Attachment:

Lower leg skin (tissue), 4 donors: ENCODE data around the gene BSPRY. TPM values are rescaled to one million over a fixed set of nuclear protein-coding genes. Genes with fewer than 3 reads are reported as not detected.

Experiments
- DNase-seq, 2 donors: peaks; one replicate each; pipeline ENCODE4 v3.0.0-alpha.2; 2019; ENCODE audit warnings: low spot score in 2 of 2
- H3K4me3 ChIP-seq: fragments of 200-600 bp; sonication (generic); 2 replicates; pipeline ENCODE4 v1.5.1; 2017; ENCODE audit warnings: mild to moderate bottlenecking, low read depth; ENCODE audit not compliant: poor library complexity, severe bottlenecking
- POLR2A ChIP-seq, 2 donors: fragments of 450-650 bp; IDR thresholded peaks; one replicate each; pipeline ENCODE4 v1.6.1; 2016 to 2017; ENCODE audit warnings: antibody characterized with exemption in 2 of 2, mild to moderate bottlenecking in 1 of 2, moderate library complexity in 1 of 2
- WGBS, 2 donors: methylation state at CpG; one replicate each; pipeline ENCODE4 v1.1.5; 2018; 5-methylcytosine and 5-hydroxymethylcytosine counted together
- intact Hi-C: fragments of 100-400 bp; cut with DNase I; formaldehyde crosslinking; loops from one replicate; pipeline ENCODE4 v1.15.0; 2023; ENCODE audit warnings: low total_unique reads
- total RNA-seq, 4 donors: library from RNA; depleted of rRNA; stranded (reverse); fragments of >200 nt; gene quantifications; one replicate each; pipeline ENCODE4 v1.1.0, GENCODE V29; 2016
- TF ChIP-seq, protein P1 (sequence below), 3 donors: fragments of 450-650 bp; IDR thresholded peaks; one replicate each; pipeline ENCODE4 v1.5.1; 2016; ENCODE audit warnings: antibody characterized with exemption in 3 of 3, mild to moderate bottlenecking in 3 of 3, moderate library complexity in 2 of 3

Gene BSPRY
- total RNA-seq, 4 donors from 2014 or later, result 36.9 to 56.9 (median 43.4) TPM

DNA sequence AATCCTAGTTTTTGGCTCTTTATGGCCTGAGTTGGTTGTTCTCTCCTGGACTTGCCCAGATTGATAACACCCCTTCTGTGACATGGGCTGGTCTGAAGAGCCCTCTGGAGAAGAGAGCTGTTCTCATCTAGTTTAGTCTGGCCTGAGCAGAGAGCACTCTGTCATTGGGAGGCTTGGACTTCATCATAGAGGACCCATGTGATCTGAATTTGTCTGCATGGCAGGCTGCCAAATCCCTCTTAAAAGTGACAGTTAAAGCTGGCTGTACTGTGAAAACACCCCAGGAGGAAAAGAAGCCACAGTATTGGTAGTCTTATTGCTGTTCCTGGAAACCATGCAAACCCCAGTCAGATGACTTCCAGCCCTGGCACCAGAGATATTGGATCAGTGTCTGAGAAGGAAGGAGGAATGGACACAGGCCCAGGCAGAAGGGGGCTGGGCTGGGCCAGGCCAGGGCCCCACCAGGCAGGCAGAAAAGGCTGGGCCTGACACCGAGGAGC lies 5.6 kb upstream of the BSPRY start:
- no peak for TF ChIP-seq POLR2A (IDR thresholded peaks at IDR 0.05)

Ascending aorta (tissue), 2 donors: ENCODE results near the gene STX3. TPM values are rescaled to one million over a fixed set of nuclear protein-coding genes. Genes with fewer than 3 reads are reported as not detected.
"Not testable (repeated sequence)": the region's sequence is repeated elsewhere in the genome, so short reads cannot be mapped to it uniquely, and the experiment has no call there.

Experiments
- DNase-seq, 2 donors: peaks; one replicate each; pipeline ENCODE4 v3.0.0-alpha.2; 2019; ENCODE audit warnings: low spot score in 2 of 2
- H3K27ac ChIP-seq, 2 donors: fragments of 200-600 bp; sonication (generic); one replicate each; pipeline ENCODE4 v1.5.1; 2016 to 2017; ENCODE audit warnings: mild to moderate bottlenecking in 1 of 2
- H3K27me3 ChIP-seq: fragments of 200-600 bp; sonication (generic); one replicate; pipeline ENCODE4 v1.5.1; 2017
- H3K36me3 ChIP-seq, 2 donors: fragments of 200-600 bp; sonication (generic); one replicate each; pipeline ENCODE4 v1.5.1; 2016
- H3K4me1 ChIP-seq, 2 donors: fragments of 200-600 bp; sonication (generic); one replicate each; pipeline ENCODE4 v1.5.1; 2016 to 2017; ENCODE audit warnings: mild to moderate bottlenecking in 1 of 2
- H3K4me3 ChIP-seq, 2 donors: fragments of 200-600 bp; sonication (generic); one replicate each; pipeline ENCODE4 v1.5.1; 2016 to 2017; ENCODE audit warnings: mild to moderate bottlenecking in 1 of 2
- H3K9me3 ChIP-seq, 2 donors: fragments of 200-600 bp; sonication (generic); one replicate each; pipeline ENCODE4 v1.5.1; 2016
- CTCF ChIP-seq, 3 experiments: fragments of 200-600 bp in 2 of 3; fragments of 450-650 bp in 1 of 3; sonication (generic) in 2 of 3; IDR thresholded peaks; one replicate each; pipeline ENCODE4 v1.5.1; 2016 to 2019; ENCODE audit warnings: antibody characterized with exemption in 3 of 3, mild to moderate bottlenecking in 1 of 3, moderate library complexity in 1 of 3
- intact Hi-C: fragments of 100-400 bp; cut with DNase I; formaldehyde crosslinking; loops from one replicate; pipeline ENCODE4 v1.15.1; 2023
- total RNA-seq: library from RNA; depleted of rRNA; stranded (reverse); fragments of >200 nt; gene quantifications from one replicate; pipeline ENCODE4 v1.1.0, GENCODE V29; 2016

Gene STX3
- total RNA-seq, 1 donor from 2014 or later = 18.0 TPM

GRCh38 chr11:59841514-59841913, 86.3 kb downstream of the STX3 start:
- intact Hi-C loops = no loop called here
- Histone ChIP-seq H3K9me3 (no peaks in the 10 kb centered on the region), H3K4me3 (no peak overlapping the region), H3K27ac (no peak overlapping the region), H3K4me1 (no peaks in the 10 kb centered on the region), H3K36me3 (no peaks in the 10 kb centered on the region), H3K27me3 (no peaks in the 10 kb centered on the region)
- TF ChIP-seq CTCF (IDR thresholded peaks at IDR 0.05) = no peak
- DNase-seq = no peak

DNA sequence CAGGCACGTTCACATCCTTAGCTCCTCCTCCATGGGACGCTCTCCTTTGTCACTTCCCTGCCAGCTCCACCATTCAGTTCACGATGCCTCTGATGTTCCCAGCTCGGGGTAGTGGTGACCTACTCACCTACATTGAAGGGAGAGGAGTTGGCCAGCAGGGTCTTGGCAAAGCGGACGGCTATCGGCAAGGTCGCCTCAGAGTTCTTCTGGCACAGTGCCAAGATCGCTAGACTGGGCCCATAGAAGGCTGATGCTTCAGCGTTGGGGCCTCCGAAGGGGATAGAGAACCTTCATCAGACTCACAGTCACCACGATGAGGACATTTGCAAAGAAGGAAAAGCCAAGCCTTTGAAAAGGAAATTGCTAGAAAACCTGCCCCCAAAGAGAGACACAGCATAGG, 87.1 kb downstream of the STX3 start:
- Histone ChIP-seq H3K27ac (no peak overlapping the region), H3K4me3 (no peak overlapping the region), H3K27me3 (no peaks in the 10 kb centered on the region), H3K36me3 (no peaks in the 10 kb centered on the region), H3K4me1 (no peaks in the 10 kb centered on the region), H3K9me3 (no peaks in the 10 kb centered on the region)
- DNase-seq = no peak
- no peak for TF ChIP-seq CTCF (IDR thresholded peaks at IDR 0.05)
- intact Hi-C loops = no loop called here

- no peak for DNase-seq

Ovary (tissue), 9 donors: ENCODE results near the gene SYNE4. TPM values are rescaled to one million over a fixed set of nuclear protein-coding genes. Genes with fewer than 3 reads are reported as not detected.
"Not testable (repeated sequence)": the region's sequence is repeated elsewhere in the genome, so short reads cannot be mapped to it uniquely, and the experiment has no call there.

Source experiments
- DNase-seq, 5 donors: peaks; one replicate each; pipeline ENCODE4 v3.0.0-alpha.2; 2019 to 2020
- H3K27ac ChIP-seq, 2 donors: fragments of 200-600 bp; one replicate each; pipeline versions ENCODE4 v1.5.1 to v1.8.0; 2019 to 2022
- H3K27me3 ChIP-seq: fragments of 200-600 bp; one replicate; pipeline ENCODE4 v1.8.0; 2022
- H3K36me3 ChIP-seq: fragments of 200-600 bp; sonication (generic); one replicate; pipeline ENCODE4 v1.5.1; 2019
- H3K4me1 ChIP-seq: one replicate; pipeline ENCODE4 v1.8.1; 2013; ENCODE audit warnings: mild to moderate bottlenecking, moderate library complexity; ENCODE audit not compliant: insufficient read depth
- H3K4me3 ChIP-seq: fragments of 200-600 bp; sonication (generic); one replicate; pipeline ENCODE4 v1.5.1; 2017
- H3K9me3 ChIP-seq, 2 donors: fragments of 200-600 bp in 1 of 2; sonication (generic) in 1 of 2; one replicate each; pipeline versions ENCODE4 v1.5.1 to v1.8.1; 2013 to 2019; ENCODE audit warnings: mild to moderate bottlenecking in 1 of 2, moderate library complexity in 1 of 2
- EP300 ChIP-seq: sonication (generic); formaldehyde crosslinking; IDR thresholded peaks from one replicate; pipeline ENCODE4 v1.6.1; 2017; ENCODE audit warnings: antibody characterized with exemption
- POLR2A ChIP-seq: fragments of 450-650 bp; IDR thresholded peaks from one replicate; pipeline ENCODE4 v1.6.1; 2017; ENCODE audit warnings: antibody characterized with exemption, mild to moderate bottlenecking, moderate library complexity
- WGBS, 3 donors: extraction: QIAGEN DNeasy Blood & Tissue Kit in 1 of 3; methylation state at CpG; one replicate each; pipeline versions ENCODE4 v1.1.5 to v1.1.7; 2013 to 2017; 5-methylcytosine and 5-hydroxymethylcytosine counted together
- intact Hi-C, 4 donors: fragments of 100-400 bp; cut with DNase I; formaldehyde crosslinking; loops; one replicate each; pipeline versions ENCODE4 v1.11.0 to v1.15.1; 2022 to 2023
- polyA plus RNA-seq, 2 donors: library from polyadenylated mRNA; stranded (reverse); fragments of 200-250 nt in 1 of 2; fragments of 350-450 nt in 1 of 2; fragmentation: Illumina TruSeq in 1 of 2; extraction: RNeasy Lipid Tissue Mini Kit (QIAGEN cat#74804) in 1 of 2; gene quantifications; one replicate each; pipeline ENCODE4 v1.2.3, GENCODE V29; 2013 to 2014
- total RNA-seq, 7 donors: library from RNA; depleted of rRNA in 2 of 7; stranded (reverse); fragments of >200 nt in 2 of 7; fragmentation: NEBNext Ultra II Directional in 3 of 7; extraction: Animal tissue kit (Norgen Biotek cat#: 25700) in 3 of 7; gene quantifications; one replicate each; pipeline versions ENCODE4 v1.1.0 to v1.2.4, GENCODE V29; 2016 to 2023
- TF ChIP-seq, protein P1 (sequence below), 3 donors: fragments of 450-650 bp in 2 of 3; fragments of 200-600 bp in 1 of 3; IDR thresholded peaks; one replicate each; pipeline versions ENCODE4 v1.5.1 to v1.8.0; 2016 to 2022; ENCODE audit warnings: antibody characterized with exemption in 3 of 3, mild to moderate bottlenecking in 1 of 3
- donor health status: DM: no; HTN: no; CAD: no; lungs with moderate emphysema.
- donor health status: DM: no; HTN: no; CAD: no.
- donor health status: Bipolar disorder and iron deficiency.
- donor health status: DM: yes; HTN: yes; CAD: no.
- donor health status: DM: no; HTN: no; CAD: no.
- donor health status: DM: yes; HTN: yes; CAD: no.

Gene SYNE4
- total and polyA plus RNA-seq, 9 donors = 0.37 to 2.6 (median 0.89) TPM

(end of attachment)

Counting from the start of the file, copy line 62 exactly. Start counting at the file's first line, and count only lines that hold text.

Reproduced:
- donor health status: DM: yes; HTN: yes; CAD: no.